CAYMANAS WAS RAMSHACKLE BEFORE SVREL
It was public knowledge that the racing product at Caymanas Park was in a state of disrepair in the years leading up to the government’s divestment. At the time SVREL took over, there was no water at Caymanas.
According to SVREL (Dr Wright must be aware of this), Supreme Ventures’ present investment in Caymanas Track Limited now stands at $2.2 billion. Which part of the Jamaican industry is this hurting, Dr Wright?
The company commissioned a new well to ensure that the compound, the horses, and the general operations were ticking and taking off. According to SVREL, starting this year, 35 new stables will be built and others refurbished.
To be fair to Dr Wright, in his radio interview, he stated that SVREL has been, “…spending a lot of money on the facilities, improving watering, just how the place looks”.
Is it likely that such a company “spending a lot of money on the facilities” would employ such stupid business sense and shortchange in the areas hinted at by Dr Wright, such as, “…vermin in horse stalls and subhuman conditions for the safety and comfort of the grooms”?
Seems quite foolish to me. Does this match up with logic, Dr Wright?
BUSINESS MAKES MONEY OR PERISHES
In his Gleaner column, Dr Wright stated, with all the expertise at his disposal, “ After divestment, a few men with a long history of Jamaican racing knowledge tried to explain to the new owners that profitability just could not be possible for the first three to five years of operation.”
One assumes that Wright was among those men who volunteered the invaluable information.
He continues. “ At first, it appeared that this concept of continued investment BEFORE profitability was understood, but after a major shake-up at the top, it appears to some racing minds that profitability NOW was the main aim.”
In other words, this is Dr Wright saying to SVREL that it is an affront for a business to launch a company, make significant investments, begin operations, improve as one goes along, and, God forbid, make money. Who invented this business model, Dr Wright? The communists of old Soviet Russia?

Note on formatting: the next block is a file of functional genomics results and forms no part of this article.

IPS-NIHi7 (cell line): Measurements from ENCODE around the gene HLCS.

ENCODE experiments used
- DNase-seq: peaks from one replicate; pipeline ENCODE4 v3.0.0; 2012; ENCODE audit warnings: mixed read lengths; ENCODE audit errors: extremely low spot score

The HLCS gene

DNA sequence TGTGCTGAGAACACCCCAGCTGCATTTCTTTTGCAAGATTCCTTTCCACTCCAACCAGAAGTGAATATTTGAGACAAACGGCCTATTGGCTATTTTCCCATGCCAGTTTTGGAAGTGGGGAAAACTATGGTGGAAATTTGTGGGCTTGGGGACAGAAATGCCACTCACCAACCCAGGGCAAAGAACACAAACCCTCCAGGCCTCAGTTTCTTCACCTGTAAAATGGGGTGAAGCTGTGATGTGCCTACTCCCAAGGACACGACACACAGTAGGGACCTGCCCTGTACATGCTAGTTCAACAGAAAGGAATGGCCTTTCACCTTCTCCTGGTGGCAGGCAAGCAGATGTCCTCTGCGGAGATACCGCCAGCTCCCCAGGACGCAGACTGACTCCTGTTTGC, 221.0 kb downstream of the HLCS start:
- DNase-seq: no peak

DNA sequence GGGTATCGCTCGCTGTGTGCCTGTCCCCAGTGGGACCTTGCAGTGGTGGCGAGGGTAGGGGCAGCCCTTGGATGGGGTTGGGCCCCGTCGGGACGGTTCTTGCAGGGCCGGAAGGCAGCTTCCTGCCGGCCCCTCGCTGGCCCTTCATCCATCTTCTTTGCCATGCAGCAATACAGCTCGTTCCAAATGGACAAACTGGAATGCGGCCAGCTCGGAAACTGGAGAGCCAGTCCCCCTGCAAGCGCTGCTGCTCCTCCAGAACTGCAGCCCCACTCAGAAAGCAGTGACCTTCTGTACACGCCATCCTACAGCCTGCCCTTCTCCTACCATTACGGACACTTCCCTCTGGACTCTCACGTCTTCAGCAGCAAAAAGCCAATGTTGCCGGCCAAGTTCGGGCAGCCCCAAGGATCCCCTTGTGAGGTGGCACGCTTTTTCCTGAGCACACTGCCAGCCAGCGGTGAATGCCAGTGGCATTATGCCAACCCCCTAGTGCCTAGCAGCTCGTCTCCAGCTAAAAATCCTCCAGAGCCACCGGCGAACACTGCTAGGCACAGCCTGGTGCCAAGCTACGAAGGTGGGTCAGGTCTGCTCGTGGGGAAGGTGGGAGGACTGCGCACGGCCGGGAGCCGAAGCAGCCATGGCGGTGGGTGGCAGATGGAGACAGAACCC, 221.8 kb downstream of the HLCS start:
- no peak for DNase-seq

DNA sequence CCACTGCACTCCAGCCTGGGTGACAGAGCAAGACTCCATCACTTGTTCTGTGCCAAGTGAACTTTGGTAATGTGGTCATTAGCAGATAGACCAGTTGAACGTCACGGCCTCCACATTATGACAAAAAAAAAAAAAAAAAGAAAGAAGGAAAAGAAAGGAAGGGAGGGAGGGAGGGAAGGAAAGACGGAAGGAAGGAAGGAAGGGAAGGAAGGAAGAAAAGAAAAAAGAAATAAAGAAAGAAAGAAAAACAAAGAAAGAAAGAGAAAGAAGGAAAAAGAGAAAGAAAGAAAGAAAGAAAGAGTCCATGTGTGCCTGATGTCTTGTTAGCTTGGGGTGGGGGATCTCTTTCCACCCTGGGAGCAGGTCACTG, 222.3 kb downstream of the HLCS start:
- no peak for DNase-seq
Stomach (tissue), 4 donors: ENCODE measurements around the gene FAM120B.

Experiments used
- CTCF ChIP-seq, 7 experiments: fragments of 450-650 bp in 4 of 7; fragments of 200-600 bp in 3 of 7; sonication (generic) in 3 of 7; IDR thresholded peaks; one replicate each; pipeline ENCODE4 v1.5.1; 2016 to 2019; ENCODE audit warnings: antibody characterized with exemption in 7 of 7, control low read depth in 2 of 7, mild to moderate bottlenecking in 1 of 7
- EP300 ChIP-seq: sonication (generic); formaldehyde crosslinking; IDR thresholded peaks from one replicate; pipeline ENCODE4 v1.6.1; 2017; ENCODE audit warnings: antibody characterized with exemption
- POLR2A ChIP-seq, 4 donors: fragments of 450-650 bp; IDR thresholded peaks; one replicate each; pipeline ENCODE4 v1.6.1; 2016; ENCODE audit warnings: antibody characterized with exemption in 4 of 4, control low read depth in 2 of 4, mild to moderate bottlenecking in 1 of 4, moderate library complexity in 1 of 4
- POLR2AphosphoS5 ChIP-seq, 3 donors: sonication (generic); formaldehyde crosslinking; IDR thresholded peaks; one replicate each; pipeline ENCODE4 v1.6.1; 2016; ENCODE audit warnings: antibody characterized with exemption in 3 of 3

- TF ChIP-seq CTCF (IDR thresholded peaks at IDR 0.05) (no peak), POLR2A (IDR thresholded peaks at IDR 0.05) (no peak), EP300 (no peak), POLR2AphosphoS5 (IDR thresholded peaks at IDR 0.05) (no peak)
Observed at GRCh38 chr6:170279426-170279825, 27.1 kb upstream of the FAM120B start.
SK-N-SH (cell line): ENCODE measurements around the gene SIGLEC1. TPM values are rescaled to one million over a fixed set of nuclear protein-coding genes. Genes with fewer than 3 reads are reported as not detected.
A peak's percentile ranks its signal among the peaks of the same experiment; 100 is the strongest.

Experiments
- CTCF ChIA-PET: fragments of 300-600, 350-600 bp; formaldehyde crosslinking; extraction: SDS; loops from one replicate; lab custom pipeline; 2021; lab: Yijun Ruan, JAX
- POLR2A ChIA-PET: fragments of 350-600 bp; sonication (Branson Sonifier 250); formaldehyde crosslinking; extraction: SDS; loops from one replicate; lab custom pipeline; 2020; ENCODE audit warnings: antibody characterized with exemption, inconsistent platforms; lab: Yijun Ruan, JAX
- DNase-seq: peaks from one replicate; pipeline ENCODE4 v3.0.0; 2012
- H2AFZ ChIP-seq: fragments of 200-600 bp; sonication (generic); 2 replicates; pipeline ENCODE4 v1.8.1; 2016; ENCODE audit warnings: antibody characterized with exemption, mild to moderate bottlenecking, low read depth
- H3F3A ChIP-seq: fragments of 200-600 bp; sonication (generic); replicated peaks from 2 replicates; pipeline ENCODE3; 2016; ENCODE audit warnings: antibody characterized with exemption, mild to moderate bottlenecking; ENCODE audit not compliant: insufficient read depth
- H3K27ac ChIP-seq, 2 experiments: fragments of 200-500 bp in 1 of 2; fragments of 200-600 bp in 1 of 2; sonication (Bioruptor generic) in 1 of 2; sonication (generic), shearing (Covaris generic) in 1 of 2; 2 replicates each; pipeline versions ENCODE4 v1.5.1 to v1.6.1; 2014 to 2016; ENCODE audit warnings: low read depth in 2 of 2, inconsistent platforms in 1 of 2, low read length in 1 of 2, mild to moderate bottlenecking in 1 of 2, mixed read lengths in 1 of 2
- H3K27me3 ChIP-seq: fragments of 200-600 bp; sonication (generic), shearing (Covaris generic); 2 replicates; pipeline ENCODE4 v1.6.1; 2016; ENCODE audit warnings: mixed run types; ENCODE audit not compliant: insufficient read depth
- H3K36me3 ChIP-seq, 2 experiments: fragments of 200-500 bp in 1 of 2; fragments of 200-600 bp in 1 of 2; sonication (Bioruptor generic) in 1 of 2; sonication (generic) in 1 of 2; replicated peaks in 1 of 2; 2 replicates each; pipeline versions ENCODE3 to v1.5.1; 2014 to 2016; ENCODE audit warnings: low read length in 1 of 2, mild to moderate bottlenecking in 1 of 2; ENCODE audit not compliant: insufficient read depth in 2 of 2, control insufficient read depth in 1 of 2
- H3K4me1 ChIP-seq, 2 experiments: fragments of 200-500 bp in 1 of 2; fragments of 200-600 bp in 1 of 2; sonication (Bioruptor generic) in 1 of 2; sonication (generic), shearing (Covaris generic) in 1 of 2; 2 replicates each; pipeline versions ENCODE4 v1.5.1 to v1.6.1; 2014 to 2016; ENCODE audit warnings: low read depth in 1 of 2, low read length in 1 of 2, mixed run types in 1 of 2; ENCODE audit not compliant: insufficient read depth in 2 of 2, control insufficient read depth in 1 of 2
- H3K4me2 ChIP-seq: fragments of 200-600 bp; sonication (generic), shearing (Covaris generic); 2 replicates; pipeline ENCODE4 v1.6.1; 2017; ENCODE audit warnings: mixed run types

In Dr Wright failing to state in his column that he was involved in one of the losing bids, context escapes the criticism he makes. Would he deny that SVREL has built a state-of-the-art data centre for the park and has implemented HD-quality broadcast comparable to anywhere in the world? Dr Wright’s criticisms just do not match up to the expansion of the facilities and the increase in quality of the horse racing product presently at Caymanas Park.
Since the time of the divestment, Caymanas Park has moved its off-track betting from 68 to 120 locations islandwide. What about mobile betting? There is now a mobile betting platform, MBET, that provides punters with betting options basically at their fingertips.
Again, let me confess that I am no expert on the horse racing product in Jamaica. If Dr Wright has discovered well-hidden filth and vermin in the stables and in the other facilities occupied by grooms and trainers, maybe we need to hear from those very people.
Where SVREL states that it has reinstated the much-missed English racing and added Irish racing at a J$10 bet minimum, that just does not match up to the picture being painted through the expert eyes and words of Dr Wright.
It just doesn’t match the park’s possession of a top-class photo-finish camera system similar to that used at the Olympics, the Kentucky Derby, and the Breeder’s Cup.
Or maybe Dr Wright is still stuck in a time and a sad event for him in 2017.